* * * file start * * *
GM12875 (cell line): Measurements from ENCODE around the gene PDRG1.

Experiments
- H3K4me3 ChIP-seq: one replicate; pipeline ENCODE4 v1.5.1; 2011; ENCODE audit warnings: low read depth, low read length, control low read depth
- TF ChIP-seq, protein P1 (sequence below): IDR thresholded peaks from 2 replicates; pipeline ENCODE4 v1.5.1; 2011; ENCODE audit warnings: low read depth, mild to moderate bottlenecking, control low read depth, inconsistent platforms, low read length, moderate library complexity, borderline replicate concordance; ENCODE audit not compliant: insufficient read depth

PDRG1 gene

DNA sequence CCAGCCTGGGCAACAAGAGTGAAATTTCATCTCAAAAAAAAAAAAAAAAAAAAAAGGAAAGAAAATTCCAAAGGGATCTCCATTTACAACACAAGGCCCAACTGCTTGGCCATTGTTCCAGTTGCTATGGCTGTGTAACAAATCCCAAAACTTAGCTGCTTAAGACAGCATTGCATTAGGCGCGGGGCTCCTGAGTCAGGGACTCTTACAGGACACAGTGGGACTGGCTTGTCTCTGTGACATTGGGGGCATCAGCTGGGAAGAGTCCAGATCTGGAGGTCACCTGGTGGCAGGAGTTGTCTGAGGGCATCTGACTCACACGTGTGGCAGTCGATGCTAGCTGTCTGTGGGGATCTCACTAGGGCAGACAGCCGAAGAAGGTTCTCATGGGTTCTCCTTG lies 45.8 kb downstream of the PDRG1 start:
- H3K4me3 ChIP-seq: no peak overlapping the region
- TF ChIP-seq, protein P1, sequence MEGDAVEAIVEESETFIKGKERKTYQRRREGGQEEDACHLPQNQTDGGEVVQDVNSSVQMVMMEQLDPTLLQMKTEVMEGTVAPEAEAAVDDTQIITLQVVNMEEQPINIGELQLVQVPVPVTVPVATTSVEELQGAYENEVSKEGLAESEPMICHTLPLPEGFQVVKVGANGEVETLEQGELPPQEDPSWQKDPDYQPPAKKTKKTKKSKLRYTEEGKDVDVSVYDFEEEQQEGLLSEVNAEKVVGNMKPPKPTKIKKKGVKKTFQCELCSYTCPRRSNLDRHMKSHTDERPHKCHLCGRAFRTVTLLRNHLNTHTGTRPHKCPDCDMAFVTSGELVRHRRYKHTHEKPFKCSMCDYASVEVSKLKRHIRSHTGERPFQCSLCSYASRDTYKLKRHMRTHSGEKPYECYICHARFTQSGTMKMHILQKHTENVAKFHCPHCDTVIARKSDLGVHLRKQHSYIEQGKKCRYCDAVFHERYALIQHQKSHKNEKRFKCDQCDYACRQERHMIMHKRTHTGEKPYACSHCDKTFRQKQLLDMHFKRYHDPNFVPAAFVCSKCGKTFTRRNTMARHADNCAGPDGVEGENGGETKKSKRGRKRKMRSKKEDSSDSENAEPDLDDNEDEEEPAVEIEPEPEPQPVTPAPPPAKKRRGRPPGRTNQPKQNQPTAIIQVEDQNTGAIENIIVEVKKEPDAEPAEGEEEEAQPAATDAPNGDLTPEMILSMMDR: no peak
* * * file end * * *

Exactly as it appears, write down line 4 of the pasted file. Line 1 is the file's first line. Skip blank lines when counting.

- TF ChIP-seq, protein P1 (sequence below): IDR thresholded peaks from 2 replicates; pipeline ENCODE4 v1.5.1; 2011; ENCODE audit warnings: low read depth, mild to moderate bottlenecking, control low read depth, inconsistent platforms, low read length, moderate library complexity, borderline replicate concordance; ENCODE audit not compliant: insufficient read depth